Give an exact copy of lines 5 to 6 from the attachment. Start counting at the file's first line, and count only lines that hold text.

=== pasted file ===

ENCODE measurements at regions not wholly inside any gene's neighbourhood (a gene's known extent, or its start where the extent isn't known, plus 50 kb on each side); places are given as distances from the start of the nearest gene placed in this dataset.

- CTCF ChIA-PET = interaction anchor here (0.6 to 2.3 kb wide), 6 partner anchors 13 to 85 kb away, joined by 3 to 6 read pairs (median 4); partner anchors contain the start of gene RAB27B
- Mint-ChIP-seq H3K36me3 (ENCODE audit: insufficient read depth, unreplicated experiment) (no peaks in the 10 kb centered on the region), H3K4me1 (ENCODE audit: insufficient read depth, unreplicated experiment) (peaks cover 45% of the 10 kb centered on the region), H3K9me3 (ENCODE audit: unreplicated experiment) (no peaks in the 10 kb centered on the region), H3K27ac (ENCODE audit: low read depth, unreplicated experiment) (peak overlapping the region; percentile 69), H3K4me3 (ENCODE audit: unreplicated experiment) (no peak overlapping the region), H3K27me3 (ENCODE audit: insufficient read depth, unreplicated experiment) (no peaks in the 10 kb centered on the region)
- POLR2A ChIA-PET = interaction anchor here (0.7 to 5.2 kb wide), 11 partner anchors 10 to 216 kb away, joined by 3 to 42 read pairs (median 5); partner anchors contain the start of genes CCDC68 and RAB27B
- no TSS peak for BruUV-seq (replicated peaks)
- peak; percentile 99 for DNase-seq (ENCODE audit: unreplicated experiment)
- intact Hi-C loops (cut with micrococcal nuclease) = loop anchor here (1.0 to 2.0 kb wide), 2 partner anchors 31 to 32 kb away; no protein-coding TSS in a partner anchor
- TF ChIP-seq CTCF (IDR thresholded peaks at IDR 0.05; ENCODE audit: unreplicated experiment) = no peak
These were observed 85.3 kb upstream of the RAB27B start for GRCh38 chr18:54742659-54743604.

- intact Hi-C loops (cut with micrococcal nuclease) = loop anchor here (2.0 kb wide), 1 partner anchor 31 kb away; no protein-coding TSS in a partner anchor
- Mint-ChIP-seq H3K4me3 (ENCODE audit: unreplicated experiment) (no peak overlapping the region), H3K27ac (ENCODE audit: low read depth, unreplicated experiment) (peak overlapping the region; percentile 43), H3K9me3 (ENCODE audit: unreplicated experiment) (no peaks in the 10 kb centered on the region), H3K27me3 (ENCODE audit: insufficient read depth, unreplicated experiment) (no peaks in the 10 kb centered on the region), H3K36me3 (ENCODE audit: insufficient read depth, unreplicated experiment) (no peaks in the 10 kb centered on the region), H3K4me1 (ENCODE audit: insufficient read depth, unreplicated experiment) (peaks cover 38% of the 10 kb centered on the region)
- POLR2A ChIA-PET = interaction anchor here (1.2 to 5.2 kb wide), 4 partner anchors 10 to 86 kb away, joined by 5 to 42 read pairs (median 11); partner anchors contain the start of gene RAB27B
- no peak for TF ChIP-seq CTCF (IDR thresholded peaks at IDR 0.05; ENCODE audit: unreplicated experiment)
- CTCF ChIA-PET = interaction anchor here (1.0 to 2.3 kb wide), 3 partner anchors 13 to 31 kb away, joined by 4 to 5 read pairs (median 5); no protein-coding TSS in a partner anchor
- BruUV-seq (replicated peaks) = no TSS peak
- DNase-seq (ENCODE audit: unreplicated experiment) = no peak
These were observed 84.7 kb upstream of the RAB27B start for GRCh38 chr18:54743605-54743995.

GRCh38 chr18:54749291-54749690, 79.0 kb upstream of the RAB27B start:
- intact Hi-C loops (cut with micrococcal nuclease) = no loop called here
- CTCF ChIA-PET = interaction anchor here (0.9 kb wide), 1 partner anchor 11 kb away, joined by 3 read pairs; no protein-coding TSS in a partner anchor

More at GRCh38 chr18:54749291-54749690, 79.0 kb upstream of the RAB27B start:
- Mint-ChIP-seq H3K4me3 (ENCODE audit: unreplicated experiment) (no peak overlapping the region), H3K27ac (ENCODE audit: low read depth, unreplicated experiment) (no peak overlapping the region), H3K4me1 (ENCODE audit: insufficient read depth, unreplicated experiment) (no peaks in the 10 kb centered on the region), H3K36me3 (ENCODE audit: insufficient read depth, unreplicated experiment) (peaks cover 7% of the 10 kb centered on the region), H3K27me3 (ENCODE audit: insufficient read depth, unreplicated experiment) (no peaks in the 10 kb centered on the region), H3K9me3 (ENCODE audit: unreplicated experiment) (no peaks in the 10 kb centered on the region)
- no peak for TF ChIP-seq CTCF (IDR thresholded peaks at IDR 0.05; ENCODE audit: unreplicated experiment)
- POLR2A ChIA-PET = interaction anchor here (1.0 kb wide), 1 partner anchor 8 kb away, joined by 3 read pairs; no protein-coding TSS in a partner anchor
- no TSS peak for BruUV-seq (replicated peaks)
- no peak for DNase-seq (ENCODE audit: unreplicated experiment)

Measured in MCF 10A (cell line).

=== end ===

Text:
- no TSS peak for BruUV-seq (replicated peaks)
- peak; percentile 99 for DNase-seq (ENCODE audit: unreplicated experiment)